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Writing Ruminations

Writing is such an internal process. Why not make those private ruminations public? This is how stories take shape and grow.

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Location: Happy Valley, Oregon, United States

I've been supporting myself as a writer for many years and am watching the changes in the publishing world with fascination. For me, sharing the craft, teaching, is as creatively satisfying as the writing process itself.

Tuesday, October 04, 2005

Wood Season

Katrina and Rita have come and gone and the face of the Gulf coast has changed. I have never visited New Orleans. Too late, now, one of those 'do it while you can' lessons, I guess. Now it will be Old New Orleans, a myth of the past to measure whatever we rebuild there against. But life moves on and the media looks away to the next story.

It is wood season, my favorite time of year, a period, for me, of reflection and contemplation for some reason. Fall is closing in fast now and the winter solstice isn’t all that far away, as the every earlier dusk reminds me. I split and hauled about a cord of wood this past two days, a fir that came down a couple of years ago in a fall Pacific storm. The dogs love wood season. We take the truck down into the dusty shade and fat spiders of the wood lot and they play tug of war with roots and fallen maple limbs and bark and dig and lie panting in the dirt while I cut up fallen limbs and logs and split them and stack them in the truck and then they precede the truck in triumph as we drive up to the wood shed. Then they lounge and supervise while I stack all this harvested sunlight stored in lignin. I love firewood. It is a harvest of summer’s warmth, of thousands of sunny days…at least in those old firs and maples. And in December it will give up its sunlight and warm my house and the dogs will lie in front of the woodstove on their sides and dream of summer.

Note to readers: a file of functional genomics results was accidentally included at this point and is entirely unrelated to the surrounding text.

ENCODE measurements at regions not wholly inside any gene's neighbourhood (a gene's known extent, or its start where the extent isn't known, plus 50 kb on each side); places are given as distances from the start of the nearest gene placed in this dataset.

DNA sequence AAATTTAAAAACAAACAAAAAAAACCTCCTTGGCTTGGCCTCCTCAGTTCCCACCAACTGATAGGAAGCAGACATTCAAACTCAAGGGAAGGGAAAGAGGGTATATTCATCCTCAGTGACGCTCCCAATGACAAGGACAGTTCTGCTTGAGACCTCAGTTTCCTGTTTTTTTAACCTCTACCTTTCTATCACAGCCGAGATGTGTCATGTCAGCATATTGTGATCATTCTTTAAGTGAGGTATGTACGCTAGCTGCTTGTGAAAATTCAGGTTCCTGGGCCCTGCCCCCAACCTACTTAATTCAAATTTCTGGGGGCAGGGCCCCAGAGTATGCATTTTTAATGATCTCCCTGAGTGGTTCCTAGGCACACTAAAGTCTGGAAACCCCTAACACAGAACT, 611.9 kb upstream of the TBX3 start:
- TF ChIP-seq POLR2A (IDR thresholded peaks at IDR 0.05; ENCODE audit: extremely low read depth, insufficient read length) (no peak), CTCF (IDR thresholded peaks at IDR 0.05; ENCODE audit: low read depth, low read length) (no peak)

Maybe that's what makes me reflective this time of year. You look both back at the summer just past and forward to the winter, and while my muscles are busy I have plenty of time to think.


Blogger Kami said...

Hey, Mary! Good to see you blogging again!

This reminds me of how much fun my sister and I would have when we went to get firewood as a two-family group with my great aunt and great uncle. My folks would get a license the prior day, and come home with a U-Haul trailer that we'd hitch to the Cordoba. We'd wind up those uncertain roads before dawn into the mountains to an abandoned clearcut marked on a photocopy of a hand-drawn map, the men would get out the chainsaws at first daylight, and the women and children would collect the rounds and stack them in the U-Hauls. At lunch we'd break and we'd always have the same lunch--hot tea from a thermos, a ham and cheese sandwich with mustard, mayo and sliced home-canned pickles, home made potato salad that had been wrapped in newspaper inside a small cooler to stay cold. The men would have a beer with lunch. And then we'd keep working until two big trailers were full of rounds. My sister and I spent more time climbing on giant stumps, chasing frogs and exploring tiny streams than loading after lunch. Then we would fall asleep on blankets stuck with splinters on the way home.
So I'm right there with the dogs. Firewood season is *fun*.


11:35 AM  

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